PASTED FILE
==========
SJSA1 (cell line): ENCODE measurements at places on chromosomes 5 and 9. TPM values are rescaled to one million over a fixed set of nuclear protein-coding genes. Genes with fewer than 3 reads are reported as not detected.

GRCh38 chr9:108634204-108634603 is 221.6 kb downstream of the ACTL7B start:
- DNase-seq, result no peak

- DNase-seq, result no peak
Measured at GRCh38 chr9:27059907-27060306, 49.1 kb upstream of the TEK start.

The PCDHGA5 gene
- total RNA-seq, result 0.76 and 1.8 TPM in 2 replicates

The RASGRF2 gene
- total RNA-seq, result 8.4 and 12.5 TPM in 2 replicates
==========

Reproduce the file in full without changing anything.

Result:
SJSA1 (cell line): ENCODE measurements at places on chromosomes 5 and 9. TPM values are rescaled to one million over a fixed set of nuclear protein-coding genes. Genes with fewer than 3 reads are reported as not detected.

GRCh38 chr9:108634204-108634603 is 221.6 kb downstream of the ACTL7B start:
- DNase-seq, result no peak

- DNase-seq, result no peak
Measured at GRCh38 chr9:27059907-27060306, 49.1 kb upstream of the TEK start.

The PCDHGA5 gene
- total RNA-seq, result 0.76 and 1.8 TPM in 2 replicates

The RASGRF2 gene
- total RNA-seq, result 8.4 and 12.5 TPM in 2 replicates